Tag: testamentary freedom

29 Sep

$1.2 Billion Publishing Empire Left to Girlfriend and Not Sons

Ian Hull In the News, Wills Tags: , , , 2 Comments

Earlier this year, the CEO of Scholastic Inc., M. Richard Robinson Jr., unexpectedly died leaving his family and many others shocked about his succession plans.

Scholastic Inc. is the publishing house behind many well-loved children’s books, including The Magic School Bus, Goosebumps, and Captain Underpants. It also published the cult-classics Harry Potter and The Hunger Games, contributing to the $1.2 billion company valuation.

Scholastic Inc. was founded by Mr. Robinson’s father and so naturally his two sons, John, 34, and Maurice, 25, expected to inherit the family business. However, they must have been surprised when the contents of their late father’s Will were eventually revealed.

Mr. Robinson left all of his personal possessions and control of Scholastic Inc. to Iole Lucchese, the company’s chief strategy officer.

Having never discussed testamentary intentions, the sons were left with virtually nothing, not even an explanation. Both sons were perplexed upon the revelation, not being able to understand why their father made the decision to cut them out of his Will, especially since they had actively been in each others’ lives.

Their mother and Mr. Robinson’s ex-wife, Helen Benham, was also disappointed, as she had worked for Scholastic Inc. for over 30 years and had rekindled an amicable relationship with Mr. Robinson prior to his death. Mr. Robinson had allegedly told Ms. Benham, “you care more about Scholastic than I do” on several occasions, so she must not have been prepared for the cold shoulder she received upon his death.

While it may be a difficult pill for Mr. Robinson’s family to swallow, given that the American succession laws will be applied, it is difficult to know how the lack of provisions made for his family will be treated. In Ontario, however, even if we may expect parents to leave behind something for their children, our succession laws do not require a parent to do so.

In Ontario, there is a strong emphasis on testamentary freedom and in many cases, therefore, individuals are not subject to any legal and moral obligation to provide for their family if they do not wish to. This was made clear in Verch Estate v. Weckwerth, where the Ontario Court of Appeal found that independent adult children who are excluded from their parents’ Will do not necessarily have grounds to make a moral claim against the estate. Courts typically only intervene when dependant spouses or children who were being supported prior to the death demonstrate that a testator failed to make adequate provision for their continued support after death. As a result, there is therefore no right of inheritance in Ontario.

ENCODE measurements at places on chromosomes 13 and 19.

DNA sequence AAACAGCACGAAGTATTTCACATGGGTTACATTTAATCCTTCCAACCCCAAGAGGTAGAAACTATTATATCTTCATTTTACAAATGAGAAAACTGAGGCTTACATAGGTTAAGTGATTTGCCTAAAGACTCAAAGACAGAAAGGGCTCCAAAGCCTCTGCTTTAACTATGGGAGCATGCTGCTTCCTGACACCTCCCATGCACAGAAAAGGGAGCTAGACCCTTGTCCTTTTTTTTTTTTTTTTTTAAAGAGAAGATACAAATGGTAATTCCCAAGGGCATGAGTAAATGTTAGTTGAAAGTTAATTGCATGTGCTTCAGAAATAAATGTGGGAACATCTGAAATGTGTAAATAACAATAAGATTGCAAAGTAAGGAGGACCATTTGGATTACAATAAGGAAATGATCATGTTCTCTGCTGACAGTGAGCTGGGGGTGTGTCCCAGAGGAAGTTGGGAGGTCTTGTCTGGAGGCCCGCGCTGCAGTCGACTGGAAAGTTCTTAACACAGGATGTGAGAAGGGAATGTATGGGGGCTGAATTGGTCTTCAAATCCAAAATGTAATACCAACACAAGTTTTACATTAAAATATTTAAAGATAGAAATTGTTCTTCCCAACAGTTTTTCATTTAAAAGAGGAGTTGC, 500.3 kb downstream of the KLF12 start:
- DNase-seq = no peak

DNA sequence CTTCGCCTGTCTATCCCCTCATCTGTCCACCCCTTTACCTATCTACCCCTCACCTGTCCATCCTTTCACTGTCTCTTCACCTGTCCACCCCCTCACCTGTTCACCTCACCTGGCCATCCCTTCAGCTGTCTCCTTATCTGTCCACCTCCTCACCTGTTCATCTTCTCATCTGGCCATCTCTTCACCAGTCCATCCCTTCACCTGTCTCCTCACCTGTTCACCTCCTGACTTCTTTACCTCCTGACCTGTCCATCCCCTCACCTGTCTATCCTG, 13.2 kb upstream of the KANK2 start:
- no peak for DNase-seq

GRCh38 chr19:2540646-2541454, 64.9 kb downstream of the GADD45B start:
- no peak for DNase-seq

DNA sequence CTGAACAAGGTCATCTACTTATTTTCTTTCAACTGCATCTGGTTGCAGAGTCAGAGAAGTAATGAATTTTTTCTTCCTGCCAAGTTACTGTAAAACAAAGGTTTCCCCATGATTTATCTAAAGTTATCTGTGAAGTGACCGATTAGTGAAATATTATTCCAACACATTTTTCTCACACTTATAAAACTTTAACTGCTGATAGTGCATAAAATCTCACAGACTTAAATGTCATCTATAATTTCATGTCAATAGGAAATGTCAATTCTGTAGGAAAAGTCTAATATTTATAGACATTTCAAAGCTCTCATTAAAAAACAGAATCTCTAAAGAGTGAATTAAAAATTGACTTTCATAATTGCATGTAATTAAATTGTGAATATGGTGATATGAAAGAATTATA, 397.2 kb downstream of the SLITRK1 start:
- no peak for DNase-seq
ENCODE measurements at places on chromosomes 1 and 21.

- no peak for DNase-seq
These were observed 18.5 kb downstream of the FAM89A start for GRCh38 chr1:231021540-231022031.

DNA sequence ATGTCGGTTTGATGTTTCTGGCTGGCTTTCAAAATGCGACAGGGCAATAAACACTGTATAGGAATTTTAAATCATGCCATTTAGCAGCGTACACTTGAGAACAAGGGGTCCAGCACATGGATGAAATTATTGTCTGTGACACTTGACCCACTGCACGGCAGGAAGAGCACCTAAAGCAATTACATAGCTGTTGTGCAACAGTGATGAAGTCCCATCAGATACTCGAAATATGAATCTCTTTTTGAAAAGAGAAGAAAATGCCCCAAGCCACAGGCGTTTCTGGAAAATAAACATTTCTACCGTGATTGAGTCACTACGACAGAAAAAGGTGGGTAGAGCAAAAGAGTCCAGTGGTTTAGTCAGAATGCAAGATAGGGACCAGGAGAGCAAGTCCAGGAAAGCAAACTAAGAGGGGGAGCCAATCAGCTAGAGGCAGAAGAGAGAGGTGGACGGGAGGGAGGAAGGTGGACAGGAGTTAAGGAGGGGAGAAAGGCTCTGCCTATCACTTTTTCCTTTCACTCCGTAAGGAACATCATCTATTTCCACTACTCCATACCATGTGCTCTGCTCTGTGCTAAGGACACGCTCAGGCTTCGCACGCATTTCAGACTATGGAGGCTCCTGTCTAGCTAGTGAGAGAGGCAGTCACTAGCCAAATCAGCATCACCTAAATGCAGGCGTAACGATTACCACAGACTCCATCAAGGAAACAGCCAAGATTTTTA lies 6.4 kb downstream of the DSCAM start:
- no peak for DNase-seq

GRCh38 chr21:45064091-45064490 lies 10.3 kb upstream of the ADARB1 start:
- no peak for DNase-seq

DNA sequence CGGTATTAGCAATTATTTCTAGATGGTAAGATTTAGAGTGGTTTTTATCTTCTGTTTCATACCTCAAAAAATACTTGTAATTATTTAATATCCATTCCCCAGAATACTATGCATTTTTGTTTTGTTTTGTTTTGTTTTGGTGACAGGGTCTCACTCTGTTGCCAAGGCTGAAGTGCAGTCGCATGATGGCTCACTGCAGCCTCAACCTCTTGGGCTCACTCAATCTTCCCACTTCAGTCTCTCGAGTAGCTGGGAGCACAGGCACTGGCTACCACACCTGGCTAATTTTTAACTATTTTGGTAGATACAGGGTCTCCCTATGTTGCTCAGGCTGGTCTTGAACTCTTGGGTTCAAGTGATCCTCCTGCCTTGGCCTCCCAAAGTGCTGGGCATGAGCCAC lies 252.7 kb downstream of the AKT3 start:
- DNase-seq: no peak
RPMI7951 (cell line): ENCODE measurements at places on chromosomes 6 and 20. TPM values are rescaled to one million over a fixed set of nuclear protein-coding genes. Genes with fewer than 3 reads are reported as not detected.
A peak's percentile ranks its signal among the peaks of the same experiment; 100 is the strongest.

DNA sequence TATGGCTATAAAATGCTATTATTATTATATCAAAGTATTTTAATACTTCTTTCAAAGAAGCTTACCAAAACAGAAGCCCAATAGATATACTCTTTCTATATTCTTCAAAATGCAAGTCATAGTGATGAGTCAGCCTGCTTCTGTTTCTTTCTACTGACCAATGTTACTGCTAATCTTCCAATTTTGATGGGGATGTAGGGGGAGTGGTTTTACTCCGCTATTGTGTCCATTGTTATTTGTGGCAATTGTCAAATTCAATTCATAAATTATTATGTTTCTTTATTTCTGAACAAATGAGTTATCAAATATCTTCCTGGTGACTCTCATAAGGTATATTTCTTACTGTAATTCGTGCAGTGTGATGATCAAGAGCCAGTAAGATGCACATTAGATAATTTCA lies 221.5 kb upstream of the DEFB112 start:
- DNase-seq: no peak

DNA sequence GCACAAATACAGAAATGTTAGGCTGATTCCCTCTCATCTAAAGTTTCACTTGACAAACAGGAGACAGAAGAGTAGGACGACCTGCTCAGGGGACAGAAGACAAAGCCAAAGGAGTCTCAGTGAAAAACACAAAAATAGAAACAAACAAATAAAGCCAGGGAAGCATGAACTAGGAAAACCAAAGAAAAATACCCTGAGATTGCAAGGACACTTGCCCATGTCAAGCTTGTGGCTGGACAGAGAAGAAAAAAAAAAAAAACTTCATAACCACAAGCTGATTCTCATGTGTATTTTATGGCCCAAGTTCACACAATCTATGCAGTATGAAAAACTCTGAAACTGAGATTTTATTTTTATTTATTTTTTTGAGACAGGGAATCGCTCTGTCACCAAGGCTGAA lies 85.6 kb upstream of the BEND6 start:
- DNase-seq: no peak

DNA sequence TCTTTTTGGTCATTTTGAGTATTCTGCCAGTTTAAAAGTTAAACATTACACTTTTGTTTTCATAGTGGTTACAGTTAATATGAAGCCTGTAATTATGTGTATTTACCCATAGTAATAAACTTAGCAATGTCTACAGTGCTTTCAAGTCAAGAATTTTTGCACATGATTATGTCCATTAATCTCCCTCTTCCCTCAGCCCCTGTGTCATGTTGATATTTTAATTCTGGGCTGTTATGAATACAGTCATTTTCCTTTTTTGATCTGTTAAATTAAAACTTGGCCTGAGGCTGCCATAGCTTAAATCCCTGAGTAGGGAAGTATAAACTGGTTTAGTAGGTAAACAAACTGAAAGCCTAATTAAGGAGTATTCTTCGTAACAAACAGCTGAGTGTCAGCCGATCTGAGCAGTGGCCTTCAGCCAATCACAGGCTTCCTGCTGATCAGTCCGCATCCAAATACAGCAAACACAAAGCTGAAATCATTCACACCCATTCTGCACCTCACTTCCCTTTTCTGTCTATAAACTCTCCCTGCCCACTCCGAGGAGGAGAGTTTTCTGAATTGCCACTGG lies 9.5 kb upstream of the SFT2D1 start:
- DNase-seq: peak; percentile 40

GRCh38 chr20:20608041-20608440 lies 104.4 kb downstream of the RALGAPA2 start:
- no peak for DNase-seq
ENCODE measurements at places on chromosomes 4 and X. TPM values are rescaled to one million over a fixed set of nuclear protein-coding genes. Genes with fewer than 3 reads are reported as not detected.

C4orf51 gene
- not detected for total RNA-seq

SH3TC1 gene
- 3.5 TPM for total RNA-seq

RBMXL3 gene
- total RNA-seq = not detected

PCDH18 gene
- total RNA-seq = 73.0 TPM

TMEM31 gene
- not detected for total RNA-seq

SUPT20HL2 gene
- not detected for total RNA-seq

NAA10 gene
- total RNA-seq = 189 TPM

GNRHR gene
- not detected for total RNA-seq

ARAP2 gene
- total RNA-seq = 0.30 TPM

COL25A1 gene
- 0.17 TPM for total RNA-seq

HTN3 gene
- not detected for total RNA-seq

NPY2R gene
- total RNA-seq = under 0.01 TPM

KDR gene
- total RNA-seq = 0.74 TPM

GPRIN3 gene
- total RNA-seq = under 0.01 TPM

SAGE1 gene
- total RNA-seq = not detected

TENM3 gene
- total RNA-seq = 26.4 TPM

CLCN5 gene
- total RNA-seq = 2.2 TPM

While John and Maurice may plan to pursue legal action, it remains to be seen whether they will be successful or not.

Thanks for reading,

Ian Hull & Ekroop Sekhon

08 Aug

Testamentary Freedom From a Distance 

James Jacuta Estate & Trust, Estate Litigation, Estate Planning, Trustees, Uncategorized, Wills Tags: 1 Comment

We live in a big and beautiful country that is great for summer vacation travel from sea to sea. The vast distance from British Columbia to Nova Scotia is not just geographic, as shown by court decisions involving the review of wills. There is also a great deal of public policy distance between these provinces.

In the recent British Columbia decision on July 17, 2019 of  Grewal v Litt, 2019 BCSC 1154 the  four daughters of the deceased sought a court-ordered variation of the mirror wills of their parents using the Wills, Estates and Succession Act, S.B.C. 2009, c. 13. In their wills, the parents left 95% of their nine million dollar estate to their two sons and the remainder to their four daughters. The daughters sought and obtained a variation based on the facts and legislation with the court ordering 15% to each of the four daughters and 20% to each of the two sons.